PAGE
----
Write Like You Talk?
Since content writing is so important to internet marketing success, I hope the following is helpful.
Its purpose is not necessarily to help you write better text, but rather to remove a possible “writing roadblock.”
This is applicable only to website content writing. It does not apply to the text for podcasts, narrations, or video dialog.
“Write like you talk” is a key piece of advice some how-to-write books espouse.
Sounds simple enough.
Problem is, it is not.
It makes many types of writing including website content writing difficult. It can really stick in your brain and so trap you. Then, you get nowhere. So for website content authors, it is generally nonsense.
Website content writing is mainly descriptive, explanatory, or commentary.
Excluding text for podcasts, narrations, and video dialog, “write like you talk” works best for story-telling, speeches, and speaking mechanically. These aren’t usually website content items.
The reason is that “write like you talk” doesn’t work for most website content writing is that spoken language has a great variety of characteristics. It is not simply strings and groupings of words. These characteristics do not lend themselves to direct transcription using only “the text of the talk.” Two of these characteristics are word emphasis and change-in-pace of delivery.
Here is an example of the impact of these two characteristics.
Take the statement: “I did not say he beat his wife.”
A mere eight words. Plain English. Each word easily understood.
There are at least seven easy ways to say this statement which can impart/indicate seven different interpretations. These seven ways only use “word emphasis”. A change-in-pace of delivery is not needed. It can help however and increases the count of ways.
The seven easy versions are as follows:
1.“I did not say he beat his wife.”
2.“I did not say he beat his wife.”
3.“I did not say he beat his wife.”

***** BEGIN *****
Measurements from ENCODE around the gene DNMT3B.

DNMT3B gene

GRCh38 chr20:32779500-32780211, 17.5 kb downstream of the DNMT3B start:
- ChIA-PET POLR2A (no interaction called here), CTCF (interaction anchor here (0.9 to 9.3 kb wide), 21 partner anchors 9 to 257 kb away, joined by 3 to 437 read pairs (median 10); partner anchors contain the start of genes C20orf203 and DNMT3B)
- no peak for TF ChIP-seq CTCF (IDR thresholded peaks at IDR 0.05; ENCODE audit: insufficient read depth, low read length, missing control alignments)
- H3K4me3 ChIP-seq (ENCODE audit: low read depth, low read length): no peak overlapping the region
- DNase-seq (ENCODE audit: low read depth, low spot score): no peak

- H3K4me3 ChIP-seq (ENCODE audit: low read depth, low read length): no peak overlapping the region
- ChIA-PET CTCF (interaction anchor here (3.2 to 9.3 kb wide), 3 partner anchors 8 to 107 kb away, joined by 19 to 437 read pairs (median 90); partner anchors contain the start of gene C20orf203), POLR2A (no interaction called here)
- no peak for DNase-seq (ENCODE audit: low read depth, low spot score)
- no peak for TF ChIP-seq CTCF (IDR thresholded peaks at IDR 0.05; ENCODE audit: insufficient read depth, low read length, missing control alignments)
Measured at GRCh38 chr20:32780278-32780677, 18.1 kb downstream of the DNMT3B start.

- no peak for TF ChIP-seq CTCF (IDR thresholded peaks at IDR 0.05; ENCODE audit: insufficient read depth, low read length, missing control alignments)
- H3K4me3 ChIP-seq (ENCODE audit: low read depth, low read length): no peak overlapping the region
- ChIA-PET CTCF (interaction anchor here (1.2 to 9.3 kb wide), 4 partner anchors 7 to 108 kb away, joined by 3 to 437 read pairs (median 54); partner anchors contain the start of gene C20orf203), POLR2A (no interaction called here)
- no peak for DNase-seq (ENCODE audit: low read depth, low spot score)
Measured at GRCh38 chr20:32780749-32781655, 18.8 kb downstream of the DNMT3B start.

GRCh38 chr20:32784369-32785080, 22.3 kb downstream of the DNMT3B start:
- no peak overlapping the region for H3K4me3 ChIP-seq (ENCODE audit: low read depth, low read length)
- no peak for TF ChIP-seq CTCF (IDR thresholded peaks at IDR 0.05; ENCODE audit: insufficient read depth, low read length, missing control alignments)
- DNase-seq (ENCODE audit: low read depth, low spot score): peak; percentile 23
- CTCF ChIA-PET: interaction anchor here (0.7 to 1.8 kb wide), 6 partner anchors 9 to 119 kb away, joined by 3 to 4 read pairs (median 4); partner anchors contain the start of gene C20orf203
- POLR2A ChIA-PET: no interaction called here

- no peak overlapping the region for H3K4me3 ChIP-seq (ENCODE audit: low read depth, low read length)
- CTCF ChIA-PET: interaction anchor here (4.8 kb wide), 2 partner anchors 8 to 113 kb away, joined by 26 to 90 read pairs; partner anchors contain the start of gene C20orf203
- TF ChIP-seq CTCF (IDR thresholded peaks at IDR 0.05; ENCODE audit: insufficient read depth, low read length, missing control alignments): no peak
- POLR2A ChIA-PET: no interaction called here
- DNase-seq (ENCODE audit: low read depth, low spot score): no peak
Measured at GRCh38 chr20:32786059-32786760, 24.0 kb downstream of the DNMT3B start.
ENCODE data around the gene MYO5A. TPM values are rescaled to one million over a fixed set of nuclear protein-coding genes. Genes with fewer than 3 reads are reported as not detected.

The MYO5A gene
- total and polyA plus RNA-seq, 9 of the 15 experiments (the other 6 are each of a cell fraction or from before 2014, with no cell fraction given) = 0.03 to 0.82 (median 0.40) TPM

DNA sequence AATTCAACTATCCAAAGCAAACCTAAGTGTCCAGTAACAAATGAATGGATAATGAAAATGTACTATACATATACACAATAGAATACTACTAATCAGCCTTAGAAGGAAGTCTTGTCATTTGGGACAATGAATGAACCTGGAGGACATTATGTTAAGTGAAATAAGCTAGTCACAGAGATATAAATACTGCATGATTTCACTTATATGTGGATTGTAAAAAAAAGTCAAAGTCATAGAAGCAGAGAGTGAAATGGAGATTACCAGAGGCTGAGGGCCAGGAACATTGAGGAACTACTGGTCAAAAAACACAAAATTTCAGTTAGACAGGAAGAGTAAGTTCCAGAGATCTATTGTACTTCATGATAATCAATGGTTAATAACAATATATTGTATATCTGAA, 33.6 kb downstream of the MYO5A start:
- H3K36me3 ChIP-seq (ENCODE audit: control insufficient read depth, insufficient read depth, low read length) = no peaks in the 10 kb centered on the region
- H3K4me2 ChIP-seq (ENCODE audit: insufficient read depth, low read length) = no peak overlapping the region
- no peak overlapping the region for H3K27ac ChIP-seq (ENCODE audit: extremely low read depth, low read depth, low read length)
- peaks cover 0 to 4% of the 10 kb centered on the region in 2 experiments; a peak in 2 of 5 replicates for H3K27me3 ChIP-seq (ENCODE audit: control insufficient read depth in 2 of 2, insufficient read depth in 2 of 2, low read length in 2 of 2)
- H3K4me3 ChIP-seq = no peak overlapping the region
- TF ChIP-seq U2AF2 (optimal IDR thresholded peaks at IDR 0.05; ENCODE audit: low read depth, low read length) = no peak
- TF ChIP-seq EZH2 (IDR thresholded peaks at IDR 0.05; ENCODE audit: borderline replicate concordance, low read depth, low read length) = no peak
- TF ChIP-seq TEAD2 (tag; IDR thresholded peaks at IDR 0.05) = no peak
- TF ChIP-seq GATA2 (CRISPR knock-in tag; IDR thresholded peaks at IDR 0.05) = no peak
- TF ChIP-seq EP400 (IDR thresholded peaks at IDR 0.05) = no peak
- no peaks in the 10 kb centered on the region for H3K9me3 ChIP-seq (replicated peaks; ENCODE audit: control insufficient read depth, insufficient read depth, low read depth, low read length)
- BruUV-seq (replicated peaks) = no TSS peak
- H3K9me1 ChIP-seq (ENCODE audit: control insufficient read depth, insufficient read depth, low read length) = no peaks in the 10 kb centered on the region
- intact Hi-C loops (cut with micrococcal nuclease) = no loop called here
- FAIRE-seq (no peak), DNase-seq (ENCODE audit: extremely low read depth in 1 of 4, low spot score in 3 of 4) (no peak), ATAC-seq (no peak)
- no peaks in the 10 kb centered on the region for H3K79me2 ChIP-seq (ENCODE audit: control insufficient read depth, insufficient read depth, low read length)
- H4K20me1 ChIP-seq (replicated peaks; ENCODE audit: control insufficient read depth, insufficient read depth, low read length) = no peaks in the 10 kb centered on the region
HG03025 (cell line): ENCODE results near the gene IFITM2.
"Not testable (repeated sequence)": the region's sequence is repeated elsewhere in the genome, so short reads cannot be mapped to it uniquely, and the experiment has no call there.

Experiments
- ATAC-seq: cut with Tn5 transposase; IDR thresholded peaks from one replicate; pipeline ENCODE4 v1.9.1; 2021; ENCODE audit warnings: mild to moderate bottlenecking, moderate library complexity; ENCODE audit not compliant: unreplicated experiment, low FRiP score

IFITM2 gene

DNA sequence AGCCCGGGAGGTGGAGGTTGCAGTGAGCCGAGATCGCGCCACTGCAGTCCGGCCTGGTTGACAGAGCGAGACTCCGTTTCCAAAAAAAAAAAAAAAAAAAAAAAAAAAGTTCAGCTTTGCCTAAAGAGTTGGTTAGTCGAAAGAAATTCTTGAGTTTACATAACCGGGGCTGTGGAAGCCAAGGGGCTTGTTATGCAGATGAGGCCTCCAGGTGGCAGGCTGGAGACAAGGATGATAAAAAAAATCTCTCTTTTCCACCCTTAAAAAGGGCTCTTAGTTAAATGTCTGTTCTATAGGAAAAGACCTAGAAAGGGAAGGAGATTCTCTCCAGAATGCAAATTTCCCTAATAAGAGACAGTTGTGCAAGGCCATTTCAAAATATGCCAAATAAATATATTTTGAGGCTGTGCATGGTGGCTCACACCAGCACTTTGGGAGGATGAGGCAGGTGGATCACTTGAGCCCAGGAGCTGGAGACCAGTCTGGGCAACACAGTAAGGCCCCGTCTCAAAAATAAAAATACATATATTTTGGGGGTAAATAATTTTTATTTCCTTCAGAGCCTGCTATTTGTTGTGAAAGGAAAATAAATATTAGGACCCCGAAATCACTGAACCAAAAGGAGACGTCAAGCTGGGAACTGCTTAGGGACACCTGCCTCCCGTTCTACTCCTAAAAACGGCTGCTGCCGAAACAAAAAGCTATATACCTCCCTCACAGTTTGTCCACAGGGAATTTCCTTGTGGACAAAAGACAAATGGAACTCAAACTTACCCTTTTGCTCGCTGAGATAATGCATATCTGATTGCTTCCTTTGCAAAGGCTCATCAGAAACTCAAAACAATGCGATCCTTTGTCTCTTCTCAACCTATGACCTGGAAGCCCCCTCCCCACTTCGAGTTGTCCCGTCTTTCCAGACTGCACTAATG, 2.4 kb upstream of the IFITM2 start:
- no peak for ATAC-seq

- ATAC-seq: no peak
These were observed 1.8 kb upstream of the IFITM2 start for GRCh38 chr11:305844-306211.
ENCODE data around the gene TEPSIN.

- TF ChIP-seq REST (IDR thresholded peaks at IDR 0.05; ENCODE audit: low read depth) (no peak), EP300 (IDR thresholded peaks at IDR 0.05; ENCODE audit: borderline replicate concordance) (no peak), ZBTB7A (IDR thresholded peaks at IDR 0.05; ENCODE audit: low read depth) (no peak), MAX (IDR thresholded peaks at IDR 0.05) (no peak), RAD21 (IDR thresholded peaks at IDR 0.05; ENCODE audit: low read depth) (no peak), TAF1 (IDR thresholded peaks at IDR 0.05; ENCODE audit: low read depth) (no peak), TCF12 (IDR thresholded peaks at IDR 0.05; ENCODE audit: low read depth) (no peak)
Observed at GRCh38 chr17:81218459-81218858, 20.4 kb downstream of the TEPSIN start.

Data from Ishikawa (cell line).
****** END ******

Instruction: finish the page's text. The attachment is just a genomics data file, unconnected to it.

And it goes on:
4.“I did not say he beat his wife.”
5.“I did not say he beat his wife.”
6.“I did not say he beat his wife.”
7.“I did not say he beat his wife.”
Bold-italics words are emphasized when spoken.
While not necessary, a pause after an emphasized word increases the power of the emphasis. Speaking one part of the sentence faster than the other part also works.
The first, if read visually or spoken simply (not mechanically) without word emphasis or change-in-pace of delivery, is a simple statement. Speech and writing use the exact same words.
The second, with I emphasized, but no other change, implies that it wasn’t I who made the statement, if it was made at all. While “I”, pause, “did not say he beat his wife,” is more powerful. It more effectively proclaims that he didn’t say “he beat his wife.”
The third, with say emphasized, but no other change, expresses that he didn’t say it, but may still have communicated it. Again, a pause after the emphasized word, increases its power. Even better, keep the emphasis and pause, but deliver the “I did not say” faster than the “he beat his wife.” Pause and speed change, no emphasis, also do the job.
Play with 4, 5, 6, and 7 yourself.
Try writing any of these ways as you’ve “talked” them.
For example, with the fourth one the easy way, you might have to write:
“With an emphatic ‘he’, he said, ‘I did not say he beat his wife’.”
Or, more powerfully,
“With an emphatic ‘he,’ he said, ‘I did not say he,’ pause, ‘beat his wife’.”
And, yet more powerfully,
“With an emphatic ‘he,’ he said briskly, ‘I did not say he,’ pause and a slower ‘beat his wife’.”
You can get the job done, but it isn’t “write like you talk.”It is very different and isn’t usually the right style for web content writing.
Just don’t get blocked.
Hope this helps.
Please note that the idea of and exact sentence of this example were not originated by me. What I’ve originated was the exact discussion of and its use as an example to support my contention that “write like you talk” is a website content “writing roadblock.” This example is taken from my memory of a CD talk for salesmen, to help them sell better. The multi-CD set is titled “Zig Ziglar ‘s Secrets Of Closing The Sale” by, of course, Zig ZIglar.